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Laws relating to fruit ripening on trees beginning of winter of Shemitah

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Laws relating to fruit ripening on trees beginning of winter of Shemitah

What are the halachot related to fruit the ripens on the trees at the beginning of Shemitah? How do you take Terumot and Ma'aserot from them? Till when they are "Shishit" produce?

Rabbi Moshe Bloom

Many people have grapefruit, orange trees and other citrus tree in their gardens with fruit that are starting to ripen (Cheshvan 5782). Which laws apply to these fruit? Are they exempt from terumot and ma'aserot? Do they have kedushat shevi'it? Do I declare them ownerless?


While vegetables assume the status of kedushat shevi'it the moment they are harvested during the shemitah year, with fruit it is a different story. The determining stage for fruit vis-a-vis shemitah laws is the beginning of its development. This stage is called chanatah (חֲנָטָה).


Fruit that began to develop before Rosh Hashanah, such as grapefruits and oranges, is considered sixth-year fruit.

Sixth-year fruit is obligated in terumot and ma'aser ani (poor man's tithe). It does not have kedushat shevi'it.

The fruit belongs to you and you do not have to declare it ownerless.

You can harvest it in the regular fashion (large amounts at a time).

Fruit becomes shemitah produce if it began to develop during the shemitah year (from Rosh Hashanah and on).

For exact dates when each type of fruit begins to have kedushat shevi'it, see our shemitah calendars:


Lemon trees and shemitah laws

I have a lemon tree. Some of the fruit began to develop before Rosh Hashanah, while some began to develop afterward. How do I keep track of the lemons that belong to the sixth year and the shemitah lemons? Which laws apply to them?


We consulted our agronomists, Dr. Mordechai Shomron and Yehuda Heller, on this excellent question. They answered as follows:

Any lemon that is 2 cm or smaller at this point of the year (Cheshvan 5782) began to develop during shemitah. The laws of shemitah will pertain to it (kedushat shevi'it, hefesd, hefker, bi'ur).  It will be exempt from terumot and ma'aserot.

Any lemon that is larger than this, certainly belongs to the sixth-year and is obligated in terumot and ma'aser ani (with a blessing). Shemitah laws do not apply.

At this point in the year, where it's still pretty obvious, it's a good idea to tie a string/rope around branches with the minority batch of fruit (if most are now sixth-year, then mark the seventh-year fruit, and vice-versa).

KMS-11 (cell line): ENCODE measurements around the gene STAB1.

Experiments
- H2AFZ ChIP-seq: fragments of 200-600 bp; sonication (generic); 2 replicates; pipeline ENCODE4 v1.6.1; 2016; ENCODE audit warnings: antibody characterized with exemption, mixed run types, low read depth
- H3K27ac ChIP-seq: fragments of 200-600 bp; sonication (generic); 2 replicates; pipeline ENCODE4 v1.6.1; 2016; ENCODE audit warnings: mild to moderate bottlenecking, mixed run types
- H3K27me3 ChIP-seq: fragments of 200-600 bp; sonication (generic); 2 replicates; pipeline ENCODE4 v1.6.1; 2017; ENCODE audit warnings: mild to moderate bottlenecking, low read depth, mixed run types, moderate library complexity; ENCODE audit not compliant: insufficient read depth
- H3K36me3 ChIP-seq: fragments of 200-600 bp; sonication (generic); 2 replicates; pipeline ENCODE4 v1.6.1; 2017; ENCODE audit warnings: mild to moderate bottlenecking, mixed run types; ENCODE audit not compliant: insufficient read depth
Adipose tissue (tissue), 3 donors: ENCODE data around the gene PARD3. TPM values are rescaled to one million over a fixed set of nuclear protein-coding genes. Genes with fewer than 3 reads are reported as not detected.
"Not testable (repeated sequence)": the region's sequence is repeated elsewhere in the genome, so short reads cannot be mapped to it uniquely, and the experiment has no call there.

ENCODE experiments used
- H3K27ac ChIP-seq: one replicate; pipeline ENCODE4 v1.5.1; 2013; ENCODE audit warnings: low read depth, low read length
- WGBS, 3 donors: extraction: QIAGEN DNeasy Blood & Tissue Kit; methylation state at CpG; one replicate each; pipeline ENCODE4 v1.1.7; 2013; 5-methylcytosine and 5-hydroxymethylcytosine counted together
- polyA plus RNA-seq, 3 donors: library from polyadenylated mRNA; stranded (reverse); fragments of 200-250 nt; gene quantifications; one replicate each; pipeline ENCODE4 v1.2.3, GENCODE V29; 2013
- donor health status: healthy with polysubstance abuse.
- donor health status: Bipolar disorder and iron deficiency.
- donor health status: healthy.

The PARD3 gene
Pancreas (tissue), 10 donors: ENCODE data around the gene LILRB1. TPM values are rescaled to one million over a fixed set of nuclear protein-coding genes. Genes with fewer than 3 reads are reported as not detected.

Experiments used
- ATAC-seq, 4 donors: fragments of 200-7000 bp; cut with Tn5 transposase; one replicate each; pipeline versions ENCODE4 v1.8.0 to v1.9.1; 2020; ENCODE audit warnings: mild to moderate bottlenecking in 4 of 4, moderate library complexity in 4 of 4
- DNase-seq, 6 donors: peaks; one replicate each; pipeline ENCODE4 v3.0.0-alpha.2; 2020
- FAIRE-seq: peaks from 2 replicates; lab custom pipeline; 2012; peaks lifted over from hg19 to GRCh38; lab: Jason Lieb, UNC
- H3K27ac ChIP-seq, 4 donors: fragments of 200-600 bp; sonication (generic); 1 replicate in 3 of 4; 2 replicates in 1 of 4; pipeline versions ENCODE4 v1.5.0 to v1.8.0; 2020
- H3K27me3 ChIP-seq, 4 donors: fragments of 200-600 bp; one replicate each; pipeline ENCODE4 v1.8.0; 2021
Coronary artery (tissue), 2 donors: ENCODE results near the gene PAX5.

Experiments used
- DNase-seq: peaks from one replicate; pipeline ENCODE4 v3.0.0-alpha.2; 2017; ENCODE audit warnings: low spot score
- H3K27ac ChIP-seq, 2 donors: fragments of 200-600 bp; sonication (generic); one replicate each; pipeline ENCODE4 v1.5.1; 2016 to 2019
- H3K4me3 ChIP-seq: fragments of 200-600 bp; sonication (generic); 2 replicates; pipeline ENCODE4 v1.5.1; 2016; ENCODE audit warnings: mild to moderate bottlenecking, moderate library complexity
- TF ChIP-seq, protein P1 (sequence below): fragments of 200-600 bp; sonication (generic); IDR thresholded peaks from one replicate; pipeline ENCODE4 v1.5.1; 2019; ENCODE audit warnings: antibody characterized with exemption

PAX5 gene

If this is not feasible or it's hard to tell:

1. Any lemons that ripen before 15 Adar II (Purim) are sixth-year. If you have a big batch of lemons that are ripening around this time, and a few that will ripen a bit after this time, mark the minority batch (see above) or pick the ones that are ripe before this date.

2. Bedi'avad, if you did not mark them, from Purim🎭 until Shavuot🥛 this year, take terumot and ma'aserot (ma'aser ani) without a blessing on the one hand, but also handle as kedushat shevi'it just in case.

3. When picking lemons from Purim to Shavuot: If you pick several at a time, take terumot and ma'aseot from the lemon that looks the ripest, to ensure that you are using a lemon that is more likely obligated (has a better chance of being a sixth-year lemon) to exempt the others.

4. If you aren't sure, just do your best (Torah was not given to angels.) 😇

5. From Shavuot on, hang up a sign that your lemons are ownerless. All shemitah laws apply.


Separating terumot & ma'aserot from citrus fruit in my garden

Fruit that ripens in early winter (primarily citruses) during the shemitah year is halachically considered sixth-year fruit. It does not have kedushat shevi'it, so it need not be declared ownerless. This fruit is obligated in terumot and ma'aserot. Ma'aser ani (poor-man's tithe), and not ma'aser sheni, should be separated this year, as is the rule for all sixth-year produce.


How do we separate terumot and ma'aserot?

See here for the text.

Each time you pick fruit and bring it inside, separate a bit more than 1% of the fruit. If you pick 10 lemons, set aside a bit more than 10% of one of them.

Say a blessing and the text for separating terumot and ma'aserot (see below): terumah gedolah, terumat ma'aser, and ma'aser ani.

Afterward, double bag the 1% and place it respectfully in the garbage.


If you are a member of Beit HaOtzar, the ma'aser fund of Torah VeHa'aretz Institute (or any other such fund), you actually give the ma'aser rishon to a pedigreed Levite and ma'aser ani to a poor person, approved by the institute's rabbis.

If you are not a member and are not interested in joining, you should optimally give 9% of your lemons to a Levite and another 9% to a poor person. It's generally not practical to do so. For this reason, many are lenient and give the value of the ma'aser rishon to charity and the value of the ma'aser ani to a poor person.

(It's not sufficient to give it to a charity box in your synagogue—it actually has to reach a poor person).


To join Beit HaOtzar, click here.

If you've never separated terumot or ma'aserot before, there are opinions that you should say shehechiyanu, just like for any mitzvah you perform for the first time!